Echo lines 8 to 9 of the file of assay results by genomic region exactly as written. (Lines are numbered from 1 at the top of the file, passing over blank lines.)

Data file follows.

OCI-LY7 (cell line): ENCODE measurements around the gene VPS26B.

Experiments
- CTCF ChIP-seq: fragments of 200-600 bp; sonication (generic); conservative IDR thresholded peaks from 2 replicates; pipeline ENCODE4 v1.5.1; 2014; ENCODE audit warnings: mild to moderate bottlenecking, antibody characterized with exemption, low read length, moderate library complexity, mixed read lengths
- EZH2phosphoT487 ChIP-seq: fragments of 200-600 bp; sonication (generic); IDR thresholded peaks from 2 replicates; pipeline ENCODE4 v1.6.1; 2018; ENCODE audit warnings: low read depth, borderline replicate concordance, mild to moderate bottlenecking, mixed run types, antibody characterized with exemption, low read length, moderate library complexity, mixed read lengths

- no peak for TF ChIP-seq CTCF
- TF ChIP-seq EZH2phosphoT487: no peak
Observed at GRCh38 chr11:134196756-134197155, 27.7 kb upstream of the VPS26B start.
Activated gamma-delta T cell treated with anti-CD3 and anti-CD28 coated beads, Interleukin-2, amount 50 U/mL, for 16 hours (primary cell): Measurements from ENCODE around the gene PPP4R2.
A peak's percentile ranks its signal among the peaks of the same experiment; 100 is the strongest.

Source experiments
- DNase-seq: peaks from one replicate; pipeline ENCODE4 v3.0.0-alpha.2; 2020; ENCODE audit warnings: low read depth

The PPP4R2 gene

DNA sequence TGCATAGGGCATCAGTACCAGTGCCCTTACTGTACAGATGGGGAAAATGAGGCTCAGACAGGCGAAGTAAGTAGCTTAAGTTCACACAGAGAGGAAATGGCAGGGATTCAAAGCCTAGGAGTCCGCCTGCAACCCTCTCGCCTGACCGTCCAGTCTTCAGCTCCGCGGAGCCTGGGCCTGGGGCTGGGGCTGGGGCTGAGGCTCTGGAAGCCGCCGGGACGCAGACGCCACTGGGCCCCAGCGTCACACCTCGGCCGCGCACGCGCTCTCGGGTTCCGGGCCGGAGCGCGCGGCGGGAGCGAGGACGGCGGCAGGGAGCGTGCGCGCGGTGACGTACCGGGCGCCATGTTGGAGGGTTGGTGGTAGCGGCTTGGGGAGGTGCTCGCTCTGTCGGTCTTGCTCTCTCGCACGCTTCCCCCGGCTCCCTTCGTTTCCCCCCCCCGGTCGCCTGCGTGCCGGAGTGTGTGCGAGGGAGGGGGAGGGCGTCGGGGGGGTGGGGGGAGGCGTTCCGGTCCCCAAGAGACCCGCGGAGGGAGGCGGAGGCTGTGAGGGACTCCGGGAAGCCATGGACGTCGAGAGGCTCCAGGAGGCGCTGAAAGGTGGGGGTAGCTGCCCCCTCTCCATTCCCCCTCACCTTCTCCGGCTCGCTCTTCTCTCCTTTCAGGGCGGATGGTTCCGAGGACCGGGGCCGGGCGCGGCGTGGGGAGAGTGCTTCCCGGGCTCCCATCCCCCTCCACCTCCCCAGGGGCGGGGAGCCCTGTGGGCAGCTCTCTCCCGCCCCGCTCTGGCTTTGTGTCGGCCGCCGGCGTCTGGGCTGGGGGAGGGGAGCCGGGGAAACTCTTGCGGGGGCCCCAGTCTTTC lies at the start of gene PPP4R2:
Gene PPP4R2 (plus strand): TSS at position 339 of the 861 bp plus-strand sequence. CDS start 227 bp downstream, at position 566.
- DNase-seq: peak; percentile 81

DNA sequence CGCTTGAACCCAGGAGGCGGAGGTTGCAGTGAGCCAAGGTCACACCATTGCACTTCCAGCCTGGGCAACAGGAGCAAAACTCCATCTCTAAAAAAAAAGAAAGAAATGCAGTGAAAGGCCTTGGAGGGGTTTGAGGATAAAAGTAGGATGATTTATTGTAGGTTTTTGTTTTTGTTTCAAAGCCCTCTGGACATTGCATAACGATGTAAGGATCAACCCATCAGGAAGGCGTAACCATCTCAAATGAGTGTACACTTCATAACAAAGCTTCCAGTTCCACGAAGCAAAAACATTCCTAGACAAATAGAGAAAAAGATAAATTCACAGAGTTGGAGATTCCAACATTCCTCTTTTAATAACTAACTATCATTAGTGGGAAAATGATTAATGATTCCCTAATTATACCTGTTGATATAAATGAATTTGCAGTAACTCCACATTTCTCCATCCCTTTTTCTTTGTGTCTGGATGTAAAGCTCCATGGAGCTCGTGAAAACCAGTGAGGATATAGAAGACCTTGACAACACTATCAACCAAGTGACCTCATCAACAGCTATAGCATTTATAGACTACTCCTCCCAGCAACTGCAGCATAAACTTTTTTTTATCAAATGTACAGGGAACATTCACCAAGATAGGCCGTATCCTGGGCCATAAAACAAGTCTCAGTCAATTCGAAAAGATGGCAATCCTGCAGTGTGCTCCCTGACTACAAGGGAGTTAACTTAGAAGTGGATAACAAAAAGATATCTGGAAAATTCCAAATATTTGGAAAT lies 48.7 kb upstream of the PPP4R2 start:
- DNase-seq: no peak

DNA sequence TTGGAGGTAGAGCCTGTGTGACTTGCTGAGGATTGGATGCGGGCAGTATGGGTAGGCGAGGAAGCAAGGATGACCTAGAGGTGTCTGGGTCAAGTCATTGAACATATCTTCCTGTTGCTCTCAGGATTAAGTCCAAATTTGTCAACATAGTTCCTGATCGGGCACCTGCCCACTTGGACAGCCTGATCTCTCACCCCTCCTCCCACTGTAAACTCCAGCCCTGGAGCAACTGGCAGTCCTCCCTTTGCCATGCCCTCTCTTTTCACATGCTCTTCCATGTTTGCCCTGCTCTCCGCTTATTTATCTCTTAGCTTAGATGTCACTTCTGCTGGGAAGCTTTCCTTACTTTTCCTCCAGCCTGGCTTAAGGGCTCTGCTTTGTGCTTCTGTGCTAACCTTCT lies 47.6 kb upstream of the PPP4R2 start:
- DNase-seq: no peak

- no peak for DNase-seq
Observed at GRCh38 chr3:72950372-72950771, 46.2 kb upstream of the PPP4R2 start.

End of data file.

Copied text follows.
Activated gamma-delta T cell treated with anti-CD3 and anti-CD28 coated beads, Interleukin-2, amount 50 U/mL, for 16 hours (primary cell): Measurements from ENCODE around the gene PPP4R2.
A peak's percentile ranks its signal among the peaks of the same experiment; 100 is the strongest.